05-09-19 Keywords : South Africa Human and trade union rights Protest letters Peace And Security Extending Social Protection Youth Work - Organising And Workers Empowerment Migration

The Africa Regional Organization of the International Trade Union Confederation (www.itucafrica. org) has received with concern the reports of violence that broke out in some suburbs of Johannesburg city center on Sunday and spread to the central business district the days after. We have also learnt with dismay and disappointment about the destruction of more than 50 shops and business premises mainly owned by African migrants.


We extend our condolences to the families who have lost their loved ones in these xenophobic attacks and express our sympathies to those who have been injured or lost their properties.

ITUC-Africa strongly condemns these attacks against brothers and sisters of the same continent that feeds division among Africans and undermines progress towards African integration. Diversity, fraternity and hospitality have always been part of what defines us as Africans and migration has also always been part of our history that has positively shaped our societies and impacted on our shared aspirations. We must strive to strengthen and deepen the bonds that unite us as Africans as well as
continue to work together to show the relevance of our communal co-existence and culture of hospitality.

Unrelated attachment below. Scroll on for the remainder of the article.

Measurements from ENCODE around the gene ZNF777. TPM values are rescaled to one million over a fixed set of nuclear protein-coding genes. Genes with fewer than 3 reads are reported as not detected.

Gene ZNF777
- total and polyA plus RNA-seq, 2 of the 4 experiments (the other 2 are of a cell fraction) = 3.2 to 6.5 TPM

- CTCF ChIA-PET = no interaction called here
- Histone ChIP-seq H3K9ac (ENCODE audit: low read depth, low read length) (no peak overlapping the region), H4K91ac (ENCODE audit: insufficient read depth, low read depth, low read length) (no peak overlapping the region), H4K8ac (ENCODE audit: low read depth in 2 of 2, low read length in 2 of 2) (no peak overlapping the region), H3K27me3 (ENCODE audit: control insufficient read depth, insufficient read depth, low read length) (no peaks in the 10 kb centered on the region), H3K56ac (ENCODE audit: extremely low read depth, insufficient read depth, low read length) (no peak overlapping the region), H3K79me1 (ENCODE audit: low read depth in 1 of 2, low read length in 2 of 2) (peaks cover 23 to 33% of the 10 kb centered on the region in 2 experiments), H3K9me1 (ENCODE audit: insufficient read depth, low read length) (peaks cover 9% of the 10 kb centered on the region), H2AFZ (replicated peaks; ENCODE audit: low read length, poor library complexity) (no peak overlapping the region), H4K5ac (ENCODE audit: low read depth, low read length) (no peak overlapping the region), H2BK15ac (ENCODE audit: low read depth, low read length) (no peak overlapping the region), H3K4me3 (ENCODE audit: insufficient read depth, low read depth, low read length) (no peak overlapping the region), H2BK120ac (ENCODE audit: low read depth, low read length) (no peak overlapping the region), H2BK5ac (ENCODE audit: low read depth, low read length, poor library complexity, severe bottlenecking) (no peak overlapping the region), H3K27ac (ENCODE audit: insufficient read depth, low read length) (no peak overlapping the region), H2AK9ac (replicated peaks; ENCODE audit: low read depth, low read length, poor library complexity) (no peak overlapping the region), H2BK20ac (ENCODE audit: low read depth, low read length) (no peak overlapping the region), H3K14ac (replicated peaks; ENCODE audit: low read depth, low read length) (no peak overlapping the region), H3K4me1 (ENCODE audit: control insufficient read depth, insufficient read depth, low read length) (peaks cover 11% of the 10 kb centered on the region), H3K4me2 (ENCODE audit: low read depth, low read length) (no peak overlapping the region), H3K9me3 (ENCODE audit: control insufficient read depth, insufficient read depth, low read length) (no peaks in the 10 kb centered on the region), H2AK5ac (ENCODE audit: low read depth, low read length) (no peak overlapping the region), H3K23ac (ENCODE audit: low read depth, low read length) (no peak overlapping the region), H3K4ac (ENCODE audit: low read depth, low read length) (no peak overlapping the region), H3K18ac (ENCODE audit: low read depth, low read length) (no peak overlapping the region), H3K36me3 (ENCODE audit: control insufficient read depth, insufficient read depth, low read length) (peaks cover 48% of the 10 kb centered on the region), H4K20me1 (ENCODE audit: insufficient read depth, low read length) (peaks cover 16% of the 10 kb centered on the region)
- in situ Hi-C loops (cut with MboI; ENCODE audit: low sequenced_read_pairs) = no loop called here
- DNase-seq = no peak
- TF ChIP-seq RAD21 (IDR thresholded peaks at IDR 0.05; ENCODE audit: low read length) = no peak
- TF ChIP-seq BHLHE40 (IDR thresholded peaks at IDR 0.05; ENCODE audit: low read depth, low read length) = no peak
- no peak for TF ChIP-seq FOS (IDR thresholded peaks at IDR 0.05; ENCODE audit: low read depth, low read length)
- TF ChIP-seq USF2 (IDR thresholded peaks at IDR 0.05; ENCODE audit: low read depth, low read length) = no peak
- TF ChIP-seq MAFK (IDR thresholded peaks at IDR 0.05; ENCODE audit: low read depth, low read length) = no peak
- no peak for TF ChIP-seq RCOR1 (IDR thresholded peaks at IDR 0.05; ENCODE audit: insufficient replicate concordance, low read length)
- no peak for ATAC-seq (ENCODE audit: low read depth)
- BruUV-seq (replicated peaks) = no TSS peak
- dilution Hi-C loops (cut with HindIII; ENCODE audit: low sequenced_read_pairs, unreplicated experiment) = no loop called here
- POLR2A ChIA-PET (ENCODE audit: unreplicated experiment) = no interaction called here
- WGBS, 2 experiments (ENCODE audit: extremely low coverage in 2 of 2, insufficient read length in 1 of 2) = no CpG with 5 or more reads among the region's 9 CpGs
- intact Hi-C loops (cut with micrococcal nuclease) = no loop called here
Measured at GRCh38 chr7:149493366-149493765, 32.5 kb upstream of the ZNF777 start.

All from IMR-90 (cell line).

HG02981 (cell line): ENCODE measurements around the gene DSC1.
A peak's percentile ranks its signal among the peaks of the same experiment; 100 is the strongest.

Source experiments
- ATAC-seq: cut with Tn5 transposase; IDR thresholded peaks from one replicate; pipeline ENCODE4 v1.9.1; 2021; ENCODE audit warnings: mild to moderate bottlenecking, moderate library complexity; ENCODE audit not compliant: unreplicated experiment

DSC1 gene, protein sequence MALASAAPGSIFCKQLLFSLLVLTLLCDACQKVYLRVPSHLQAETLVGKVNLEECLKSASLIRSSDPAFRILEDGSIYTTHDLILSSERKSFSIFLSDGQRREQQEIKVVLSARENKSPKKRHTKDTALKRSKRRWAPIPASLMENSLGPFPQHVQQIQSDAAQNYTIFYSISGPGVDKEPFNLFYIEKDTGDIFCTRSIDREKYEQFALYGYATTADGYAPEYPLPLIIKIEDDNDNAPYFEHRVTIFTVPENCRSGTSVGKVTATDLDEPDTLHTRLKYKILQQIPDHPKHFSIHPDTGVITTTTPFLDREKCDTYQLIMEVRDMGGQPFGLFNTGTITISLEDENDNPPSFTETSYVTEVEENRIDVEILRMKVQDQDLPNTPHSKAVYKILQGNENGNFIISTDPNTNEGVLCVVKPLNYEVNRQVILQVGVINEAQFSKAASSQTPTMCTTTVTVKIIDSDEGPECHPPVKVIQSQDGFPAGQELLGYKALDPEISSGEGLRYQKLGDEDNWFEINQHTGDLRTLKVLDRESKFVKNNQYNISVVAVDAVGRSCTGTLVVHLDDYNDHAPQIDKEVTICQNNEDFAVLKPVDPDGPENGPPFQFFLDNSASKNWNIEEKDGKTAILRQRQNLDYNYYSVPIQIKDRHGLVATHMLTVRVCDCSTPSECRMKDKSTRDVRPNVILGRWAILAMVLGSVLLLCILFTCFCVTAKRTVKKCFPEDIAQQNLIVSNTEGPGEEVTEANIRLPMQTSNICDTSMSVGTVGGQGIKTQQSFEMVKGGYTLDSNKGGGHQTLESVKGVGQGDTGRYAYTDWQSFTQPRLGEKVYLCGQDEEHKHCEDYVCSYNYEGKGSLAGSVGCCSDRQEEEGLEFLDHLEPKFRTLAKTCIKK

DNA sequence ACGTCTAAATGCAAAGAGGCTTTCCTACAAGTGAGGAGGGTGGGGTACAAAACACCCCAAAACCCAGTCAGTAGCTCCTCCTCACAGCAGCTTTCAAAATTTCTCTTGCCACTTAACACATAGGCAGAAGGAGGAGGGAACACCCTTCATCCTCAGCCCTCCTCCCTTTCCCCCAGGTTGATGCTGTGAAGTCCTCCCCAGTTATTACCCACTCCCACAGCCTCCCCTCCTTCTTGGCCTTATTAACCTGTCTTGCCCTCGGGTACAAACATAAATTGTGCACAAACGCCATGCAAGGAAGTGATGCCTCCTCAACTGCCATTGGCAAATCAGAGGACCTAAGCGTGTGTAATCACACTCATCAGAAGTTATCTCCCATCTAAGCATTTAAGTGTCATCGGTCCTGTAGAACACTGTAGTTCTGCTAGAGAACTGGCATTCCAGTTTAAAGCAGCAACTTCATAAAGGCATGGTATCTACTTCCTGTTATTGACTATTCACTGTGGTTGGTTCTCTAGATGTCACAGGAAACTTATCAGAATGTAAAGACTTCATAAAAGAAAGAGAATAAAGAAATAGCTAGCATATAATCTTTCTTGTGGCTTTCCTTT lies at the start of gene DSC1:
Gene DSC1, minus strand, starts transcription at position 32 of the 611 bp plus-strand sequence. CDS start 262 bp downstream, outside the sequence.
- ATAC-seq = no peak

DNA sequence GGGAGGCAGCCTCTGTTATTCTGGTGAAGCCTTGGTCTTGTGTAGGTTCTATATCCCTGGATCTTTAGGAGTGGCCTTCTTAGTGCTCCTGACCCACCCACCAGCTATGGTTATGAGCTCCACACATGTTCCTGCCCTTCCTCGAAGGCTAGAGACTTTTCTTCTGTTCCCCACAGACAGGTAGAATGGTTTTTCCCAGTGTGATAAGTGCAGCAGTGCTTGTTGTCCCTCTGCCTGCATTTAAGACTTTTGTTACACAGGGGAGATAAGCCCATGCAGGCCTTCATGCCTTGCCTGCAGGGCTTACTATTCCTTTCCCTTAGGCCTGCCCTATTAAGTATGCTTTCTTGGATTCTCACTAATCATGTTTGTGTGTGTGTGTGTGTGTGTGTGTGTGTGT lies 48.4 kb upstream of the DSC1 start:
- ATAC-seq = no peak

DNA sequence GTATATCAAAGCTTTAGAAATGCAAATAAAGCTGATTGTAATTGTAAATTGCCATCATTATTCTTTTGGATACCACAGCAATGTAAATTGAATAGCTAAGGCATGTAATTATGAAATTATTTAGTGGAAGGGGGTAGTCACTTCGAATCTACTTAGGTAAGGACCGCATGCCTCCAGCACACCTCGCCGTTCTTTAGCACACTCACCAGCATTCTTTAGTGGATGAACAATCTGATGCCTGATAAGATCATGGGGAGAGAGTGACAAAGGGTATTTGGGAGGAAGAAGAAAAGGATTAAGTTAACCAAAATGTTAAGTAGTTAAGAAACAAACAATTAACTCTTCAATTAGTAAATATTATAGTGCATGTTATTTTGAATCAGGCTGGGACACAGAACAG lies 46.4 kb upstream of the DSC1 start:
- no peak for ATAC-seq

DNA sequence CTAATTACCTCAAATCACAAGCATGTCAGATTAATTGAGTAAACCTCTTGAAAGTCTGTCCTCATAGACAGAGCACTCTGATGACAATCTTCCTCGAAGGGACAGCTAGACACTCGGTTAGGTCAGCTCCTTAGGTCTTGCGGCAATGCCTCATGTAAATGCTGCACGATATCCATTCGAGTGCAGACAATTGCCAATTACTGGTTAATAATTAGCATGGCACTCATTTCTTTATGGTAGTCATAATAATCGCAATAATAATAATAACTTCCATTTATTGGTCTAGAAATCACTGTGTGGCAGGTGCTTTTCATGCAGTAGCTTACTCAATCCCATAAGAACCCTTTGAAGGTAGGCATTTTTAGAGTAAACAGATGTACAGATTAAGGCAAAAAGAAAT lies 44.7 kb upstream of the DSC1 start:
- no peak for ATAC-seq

We welcome the condemnation of the attacks by the South African government and commend the measured reactions of African governments whose nationals have been affected by these xenophobic attacks. We call on progressive sections of South African society to weigh in and condemn these attacks, full in the knowledge that the persistence of xenophobia undermines the agenda of African unity and the solidarity of workers.

At the same time we draw attention to the issues of economic and social malaise in Africa such as endemic poverty, huge unemployment, corruption, inadequate public services and widening inequality that lead to large scale forced migration of large numbers in Africa on the one hand, and on the other hand, how such factors become major sources of the anger and frustration that fuel xenophobic attacks
in South Africa such as we have seen in the past week. These conditions demand that African governments take decisive actions to promote development and create decent employment for the sustainability and cohesion of each of our countries in Africa. We must push our governments harder to live up to their responsibilities for managing our affairs better to ensure the wellbeing of the people.

Say no to xenophobia and yes to solidarity among workers in Africa.

General Secretary

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